The Mauricio Macri government enjoyed some relief on Tuesday as the Central Bank successfully rolled over 76 percent of 529.32 billion pesos (US$ 19 billion) worth of short-term peso-denominated bonds known as Lebacs.
The result was three-percentage points higher than the Central Bank’s expectations, with the entity led by Luis Caputo also shaving half a percentage point off interest rates offered in the last roll-over of Lebacs, from 47 to 46.5 percent.
The news came just hours after the INDEC statistics bureau announced the highest rate of monthly inflation in two years, with June inflation coming in at 3.7 percent.
The roll-over of Lebacs was larger than last month’s and exceeded market expectations. In June, the entity had renewed just 60 percent of expiring Lebacs despite a record interest rate on the short-term note of 47 percent.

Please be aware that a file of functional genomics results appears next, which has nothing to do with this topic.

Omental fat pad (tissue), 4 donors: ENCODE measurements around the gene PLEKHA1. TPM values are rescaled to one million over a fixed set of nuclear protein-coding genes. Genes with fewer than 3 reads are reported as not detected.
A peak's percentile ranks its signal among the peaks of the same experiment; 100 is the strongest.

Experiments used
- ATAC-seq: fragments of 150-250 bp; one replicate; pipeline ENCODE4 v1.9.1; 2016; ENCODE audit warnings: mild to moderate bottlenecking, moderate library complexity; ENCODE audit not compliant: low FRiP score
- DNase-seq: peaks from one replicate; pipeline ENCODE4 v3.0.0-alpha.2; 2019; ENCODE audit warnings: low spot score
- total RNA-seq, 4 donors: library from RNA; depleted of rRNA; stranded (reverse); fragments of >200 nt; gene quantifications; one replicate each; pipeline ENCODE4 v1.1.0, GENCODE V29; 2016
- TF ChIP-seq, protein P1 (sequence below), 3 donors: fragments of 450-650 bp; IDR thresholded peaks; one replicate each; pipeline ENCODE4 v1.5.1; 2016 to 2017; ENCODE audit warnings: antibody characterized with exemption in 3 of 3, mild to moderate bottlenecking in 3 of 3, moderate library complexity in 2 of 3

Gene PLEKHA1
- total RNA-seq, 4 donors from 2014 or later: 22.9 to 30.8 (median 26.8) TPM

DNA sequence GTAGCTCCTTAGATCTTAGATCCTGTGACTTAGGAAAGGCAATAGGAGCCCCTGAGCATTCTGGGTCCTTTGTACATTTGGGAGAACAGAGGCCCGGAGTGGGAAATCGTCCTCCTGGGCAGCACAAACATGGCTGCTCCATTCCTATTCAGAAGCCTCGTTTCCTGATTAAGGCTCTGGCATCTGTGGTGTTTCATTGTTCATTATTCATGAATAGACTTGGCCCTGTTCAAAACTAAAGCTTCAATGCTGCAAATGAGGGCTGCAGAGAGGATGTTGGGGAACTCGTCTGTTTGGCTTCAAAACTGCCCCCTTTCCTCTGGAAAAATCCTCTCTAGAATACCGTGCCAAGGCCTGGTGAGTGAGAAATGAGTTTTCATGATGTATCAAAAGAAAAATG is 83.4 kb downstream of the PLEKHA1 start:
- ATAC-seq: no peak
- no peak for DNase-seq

June’s inflation figure – which was led by increases in transport (5.9 percent), food and non-alcoholic beverages (5.2 percent) and healthcare (4.3 percent) – means that prices have risen 16 percent in the first half of the year alone, with annual inflation over the last 12 months reaching 29.5 percent, one of the world's highest registered rates.
Consumer prices had reached 2.1 percent in the previous month, and 26.3 percent in the 12 months through May.
Last December, the government set a 15-percent target for the whole of 2018, though officials were forced to lower expectations following the impact of the peso’s fierce devaluation in the second quarter, which saw it drop by 30 percent. That prompted the government to seek a US$50-billion financing deal with the International Monetary Fund (IMF).
INDEC’s latest data means the government's original target has now been surpassed in the first six months of the year alone.
Private consultancy firms have predicted that annual inflation will come in at around 30 percent and forecast lower rates of growth.